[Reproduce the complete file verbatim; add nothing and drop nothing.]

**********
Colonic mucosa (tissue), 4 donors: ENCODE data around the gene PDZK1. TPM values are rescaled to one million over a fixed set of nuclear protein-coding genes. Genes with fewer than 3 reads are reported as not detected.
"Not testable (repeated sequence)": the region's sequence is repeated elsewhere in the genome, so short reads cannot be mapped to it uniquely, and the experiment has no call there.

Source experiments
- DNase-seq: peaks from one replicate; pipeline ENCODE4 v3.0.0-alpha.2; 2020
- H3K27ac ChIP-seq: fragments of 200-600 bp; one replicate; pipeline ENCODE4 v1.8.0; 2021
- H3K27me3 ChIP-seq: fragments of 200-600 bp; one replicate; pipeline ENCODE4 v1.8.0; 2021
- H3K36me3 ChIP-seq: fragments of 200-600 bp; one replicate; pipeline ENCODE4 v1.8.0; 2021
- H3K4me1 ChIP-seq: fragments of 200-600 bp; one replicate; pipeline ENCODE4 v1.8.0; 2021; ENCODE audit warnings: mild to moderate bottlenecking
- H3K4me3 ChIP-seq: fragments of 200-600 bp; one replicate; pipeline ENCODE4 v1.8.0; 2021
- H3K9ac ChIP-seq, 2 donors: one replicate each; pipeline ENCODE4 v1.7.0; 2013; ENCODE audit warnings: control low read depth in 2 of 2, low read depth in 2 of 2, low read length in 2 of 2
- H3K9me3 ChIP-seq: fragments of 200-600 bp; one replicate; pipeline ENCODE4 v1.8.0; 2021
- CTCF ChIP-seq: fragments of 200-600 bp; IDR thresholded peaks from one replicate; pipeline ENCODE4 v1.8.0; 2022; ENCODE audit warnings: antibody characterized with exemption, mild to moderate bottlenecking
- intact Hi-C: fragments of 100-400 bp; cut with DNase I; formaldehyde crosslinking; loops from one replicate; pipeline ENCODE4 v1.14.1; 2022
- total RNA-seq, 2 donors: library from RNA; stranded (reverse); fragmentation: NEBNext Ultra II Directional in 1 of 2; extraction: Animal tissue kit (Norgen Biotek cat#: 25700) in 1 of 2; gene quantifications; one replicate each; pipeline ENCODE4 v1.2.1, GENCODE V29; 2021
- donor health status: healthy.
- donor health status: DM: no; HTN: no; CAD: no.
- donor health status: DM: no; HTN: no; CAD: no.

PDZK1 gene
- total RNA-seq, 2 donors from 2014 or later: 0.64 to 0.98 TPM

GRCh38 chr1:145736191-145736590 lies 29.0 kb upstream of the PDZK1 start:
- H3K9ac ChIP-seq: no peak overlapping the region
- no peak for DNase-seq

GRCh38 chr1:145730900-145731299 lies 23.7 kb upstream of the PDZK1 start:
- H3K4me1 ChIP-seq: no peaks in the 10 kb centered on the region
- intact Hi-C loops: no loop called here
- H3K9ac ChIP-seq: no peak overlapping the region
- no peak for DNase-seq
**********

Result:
Colonic mucosa (tissue), 4 donors: ENCODE data around the gene PDZK1. TPM values are rescaled to one million over a fixed set of nuclear protein-coding genes. Genes with fewer than 3 reads are reported as not detected.
"Not testable (repeated sequence)": the region's sequence is repeated elsewhere in the genome, so short reads cannot be mapped to it uniquely, and the experiment has no call there.

Source experiments
- DNase-seq: peaks from one replicate; pipeline ENCODE4 v3.0.0-alpha.2; 2020
- H3K27ac ChIP-seq: fragments of 200-600 bp; one replicate; pipeline ENCODE4 v1.8.0; 2021
- H3K27me3 ChIP-seq: fragments of 200-600 bp; one replicate; pipeline ENCODE4 v1.8.0; 2021
- H3K36me3 ChIP-seq: fragments of 200-600 bp; one replicate; pipeline ENCODE4 v1.8.0; 2021
- H3K4me1 ChIP-seq: fragments of 200-600 bp; one replicate; pipeline ENCODE4 v1.8.0; 2021; ENCODE audit warnings: mild to moderate bottlenecking
- H3K4me3 ChIP-seq: fragments of 200-600 bp; one replicate; pipeline ENCODE4 v1.8.0; 2021
- H3K9ac ChIP-seq, 2 donors: one replicate each; pipeline ENCODE4 v1.7.0; 2013; ENCODE audit warnings: control low read depth in 2 of 2, low read depth in 2 of 2, low read length in 2 of 2
- H3K9me3 ChIP-seq: fragments of 200-600 bp; one replicate; pipeline ENCODE4 v1.8.0; 2021
- CTCF ChIP-seq: fragments of 200-600 bp; IDR thresholded peaks from one replicate; pipeline ENCODE4 v1.8.0; 2022; ENCODE audit warnings: antibody characterized with exemption, mild to moderate bottlenecking
- intact Hi-C: fragments of 100-400 bp; cut with DNase I; formaldehyde crosslinking; loops from one replicate; pipeline ENCODE4 v1.14.1; 2022
- total RNA-seq, 2 donors: library from RNA; stranded (reverse); fragmentation: NEBNext Ultra II Directional in 1 of 2; extraction: Animal tissue kit (Norgen Biotek cat#: 25700) in 1 of 2; gene quantifications; one replicate each; pipeline ENCODE4 v1.2.1, GENCODE V29; 2021
- donor health status: healthy.
- donor health status: DM: no; HTN: no; CAD: no.
- donor health status: DM: no; HTN: no; CAD: no.

PDZK1 gene
- total RNA-seq, 2 donors from 2014 or later: 0.64 to 0.98 TPM

GRCh38 chr1:145736191-145736590 lies 29.0 kb upstream of the PDZK1 start:
- H3K9ac ChIP-seq: no peak overlapping the region
- no peak for DNase-seq

GRCh38 chr1:145730900-145731299 lies 23.7 kb upstream of the PDZK1 start:
- H3K4me1 ChIP-seq: no peaks in the 10 kb centered on the region
- intact Hi-C loops: no loop called here
- H3K9ac ChIP-seq: no peak overlapping the region
- no peak for DNase-seq